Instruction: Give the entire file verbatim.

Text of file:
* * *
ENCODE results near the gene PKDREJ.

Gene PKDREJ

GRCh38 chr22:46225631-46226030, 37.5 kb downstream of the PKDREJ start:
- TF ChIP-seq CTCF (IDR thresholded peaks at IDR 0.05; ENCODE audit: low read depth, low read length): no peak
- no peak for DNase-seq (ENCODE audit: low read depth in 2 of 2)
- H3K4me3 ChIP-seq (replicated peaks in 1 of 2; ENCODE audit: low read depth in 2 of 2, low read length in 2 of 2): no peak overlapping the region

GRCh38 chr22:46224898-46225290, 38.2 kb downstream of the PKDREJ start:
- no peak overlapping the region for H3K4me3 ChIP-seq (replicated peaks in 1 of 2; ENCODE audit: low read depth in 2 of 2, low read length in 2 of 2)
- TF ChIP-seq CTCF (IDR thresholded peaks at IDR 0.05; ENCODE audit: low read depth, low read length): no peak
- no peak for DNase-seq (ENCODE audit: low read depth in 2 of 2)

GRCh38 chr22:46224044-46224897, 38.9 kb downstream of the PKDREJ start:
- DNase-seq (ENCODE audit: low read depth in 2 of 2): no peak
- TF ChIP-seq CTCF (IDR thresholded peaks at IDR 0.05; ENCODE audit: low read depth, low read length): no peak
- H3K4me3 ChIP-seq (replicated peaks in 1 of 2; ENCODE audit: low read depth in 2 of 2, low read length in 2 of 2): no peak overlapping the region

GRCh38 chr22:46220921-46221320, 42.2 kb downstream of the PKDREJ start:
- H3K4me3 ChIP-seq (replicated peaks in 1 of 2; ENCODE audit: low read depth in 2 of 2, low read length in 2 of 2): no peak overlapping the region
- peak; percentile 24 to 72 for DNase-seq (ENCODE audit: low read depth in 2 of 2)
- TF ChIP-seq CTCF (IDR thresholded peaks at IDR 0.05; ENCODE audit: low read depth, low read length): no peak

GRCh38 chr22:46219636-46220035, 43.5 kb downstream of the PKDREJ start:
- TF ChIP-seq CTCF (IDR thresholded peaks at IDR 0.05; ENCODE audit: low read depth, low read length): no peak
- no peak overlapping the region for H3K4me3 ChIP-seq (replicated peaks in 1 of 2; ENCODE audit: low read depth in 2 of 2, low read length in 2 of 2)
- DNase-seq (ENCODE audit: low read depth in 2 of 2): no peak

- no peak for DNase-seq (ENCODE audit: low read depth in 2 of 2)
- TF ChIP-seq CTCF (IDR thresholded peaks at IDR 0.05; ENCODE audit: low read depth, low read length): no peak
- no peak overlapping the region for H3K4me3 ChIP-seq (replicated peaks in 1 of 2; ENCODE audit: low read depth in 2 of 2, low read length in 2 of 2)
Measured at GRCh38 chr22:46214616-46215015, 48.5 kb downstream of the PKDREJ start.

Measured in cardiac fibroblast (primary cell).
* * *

ENCODE results near the gene PKDREJ.

Gene PKDREJ

GRCh38 chr22:46225631-46226030, 37.5 kb downstream of the PKDREJ start:
- TF ChIP-seq CTCF (IDR thresholded peaks at IDR 0.05; ENCODE audit: low read depth, low read length): no peak
- no peak for DNase-seq (ENCODE audit: low read depth in 2 of 2)
- H3K4me3 ChIP-seq (replicated peaks in 1 of 2; ENCODE audit: low read depth in 2 of 2, low read length in 2 of 2): no peak overlapping the region

GRCh38 chr22:46224898-46225290, 38.2 kb downstream of the PKDREJ start:
- no peak overlapping the region for H3K4me3 ChIP-seq (replicated peaks in 1 of 2; ENCODE audit: low read depth in 2 of 2, low read length in 2 of 2)
- TF ChIP-seq CTCF (IDR thresholded peaks at IDR 0.05; ENCODE audit: low read depth, low read length): no peak
- no peak for DNase-seq (ENCODE audit: low read depth in 2 of 2)

GRCh38 chr22:46224044-46224897, 38.9 kb downstream of the PKDREJ start:
- DNase-seq (ENCODE audit: low read depth in 2 of 2): no peak
- TF ChIP-seq CTCF (IDR thresholded peaks at IDR 0.05; ENCODE audit: low read depth, low read length): no peak
- H3K4me3 ChIP-seq (replicated peaks in 1 of 2; ENCODE audit: low read depth in 2 of 2, low read length in 2 of 2): no peak overlapping the region

GRCh38 chr22:46220921-46221320, 42.2 kb downstream of the PKDREJ start:
- H3K4me3 ChIP-seq (replicated peaks in 1 of 2; ENCODE audit: low read depth in 2 of 2, low read length in 2 of 2): no peak overlapping the region
- peak; percentile 24 to 72 for DNase-seq (ENCODE audit: low read depth in 2 of 2)
- TF ChIP-seq CTCF (IDR thresholded peaks at IDR 0.05; ENCODE audit: low read depth, low read length): no peak

GRCh38 chr22:46219636-46220035, 43.5 kb downstream of the PKDREJ start:
- TF ChIP-seq CTCF (IDR thresholded peaks at IDR 0.05; ENCODE audit: low read depth, low read length): no peak
- no peak overlapping the region for H3K4me3 ChIP-seq (replicated peaks in 1 of 2; ENCODE audit: low read depth in 2 of 2, low read length in 2 of 2)
- DNase-seq (ENCODE audit: low read depth in 2 of 2): no peak

- no peak for DNase-seq (ENCODE audit: low read depth in 2 of 2)
- TF ChIP-seq CTCF (IDR thresholded peaks at IDR 0.05; ENCODE audit: low read depth, low read length): no peak
- no peak overlapping the region for H3K4me3 ChIP-seq (replicated peaks in 1 of 2; ENCODE audit: low read depth in 2 of 2, low read length in 2 of 2)
Measured at GRCh38 chr22:46214616-46215015, 48.5 kb downstream of the PKDREJ start.

Measured in cardiac fibroblast (primary cell).